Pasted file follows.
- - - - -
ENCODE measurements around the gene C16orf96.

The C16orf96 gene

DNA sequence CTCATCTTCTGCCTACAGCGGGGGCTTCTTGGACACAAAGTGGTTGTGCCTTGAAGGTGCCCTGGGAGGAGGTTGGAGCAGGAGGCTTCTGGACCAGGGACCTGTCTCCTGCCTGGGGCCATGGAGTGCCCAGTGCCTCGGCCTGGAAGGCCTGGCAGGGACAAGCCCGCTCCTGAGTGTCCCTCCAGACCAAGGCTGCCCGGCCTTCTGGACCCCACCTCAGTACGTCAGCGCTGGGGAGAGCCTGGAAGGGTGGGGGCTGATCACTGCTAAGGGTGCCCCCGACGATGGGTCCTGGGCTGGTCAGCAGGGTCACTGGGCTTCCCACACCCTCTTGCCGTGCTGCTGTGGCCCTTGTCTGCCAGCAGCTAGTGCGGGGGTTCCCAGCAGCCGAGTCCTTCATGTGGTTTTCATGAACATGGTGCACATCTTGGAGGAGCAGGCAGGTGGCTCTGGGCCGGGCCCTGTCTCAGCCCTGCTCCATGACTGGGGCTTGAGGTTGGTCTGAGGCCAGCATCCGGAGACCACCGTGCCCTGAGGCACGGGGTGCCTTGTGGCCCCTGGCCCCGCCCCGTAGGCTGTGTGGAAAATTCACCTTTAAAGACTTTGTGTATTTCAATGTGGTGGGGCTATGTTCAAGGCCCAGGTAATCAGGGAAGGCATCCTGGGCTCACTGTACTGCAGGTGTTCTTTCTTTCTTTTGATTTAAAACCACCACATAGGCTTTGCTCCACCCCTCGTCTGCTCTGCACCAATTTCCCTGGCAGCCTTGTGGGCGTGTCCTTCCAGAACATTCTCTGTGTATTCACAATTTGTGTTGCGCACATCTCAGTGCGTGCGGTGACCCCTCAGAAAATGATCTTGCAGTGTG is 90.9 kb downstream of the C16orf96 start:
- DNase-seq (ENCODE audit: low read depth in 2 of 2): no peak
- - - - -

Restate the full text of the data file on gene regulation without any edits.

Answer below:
ENCODE measurements around the gene C16orf96.

The C16orf96 gene

DNA sequence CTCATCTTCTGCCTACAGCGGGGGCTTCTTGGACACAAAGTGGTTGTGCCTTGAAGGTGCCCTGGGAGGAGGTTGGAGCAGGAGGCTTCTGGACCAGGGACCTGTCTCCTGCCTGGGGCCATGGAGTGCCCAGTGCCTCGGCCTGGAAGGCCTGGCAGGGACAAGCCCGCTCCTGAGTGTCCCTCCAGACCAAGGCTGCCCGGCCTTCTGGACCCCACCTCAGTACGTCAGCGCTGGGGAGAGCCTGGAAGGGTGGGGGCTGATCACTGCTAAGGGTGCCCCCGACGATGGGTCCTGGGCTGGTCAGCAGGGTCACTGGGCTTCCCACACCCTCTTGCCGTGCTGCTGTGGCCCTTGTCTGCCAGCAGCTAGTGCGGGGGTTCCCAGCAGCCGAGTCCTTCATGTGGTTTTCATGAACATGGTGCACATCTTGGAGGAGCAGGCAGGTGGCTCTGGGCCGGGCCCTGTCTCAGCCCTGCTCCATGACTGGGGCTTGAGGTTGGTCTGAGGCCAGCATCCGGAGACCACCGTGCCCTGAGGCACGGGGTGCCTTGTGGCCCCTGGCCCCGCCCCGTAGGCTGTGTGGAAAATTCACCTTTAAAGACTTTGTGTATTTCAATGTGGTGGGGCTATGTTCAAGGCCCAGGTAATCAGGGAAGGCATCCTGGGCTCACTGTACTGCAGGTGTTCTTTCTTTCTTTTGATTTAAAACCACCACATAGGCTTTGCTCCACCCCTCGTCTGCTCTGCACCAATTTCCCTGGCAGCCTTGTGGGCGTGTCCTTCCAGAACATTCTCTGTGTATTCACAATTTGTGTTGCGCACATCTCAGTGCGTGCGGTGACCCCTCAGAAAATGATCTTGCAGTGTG is 90.9 kb downstream of the C16orf96 start:
- DNase-seq (ENCODE audit: low read depth in 2 of 2): no peak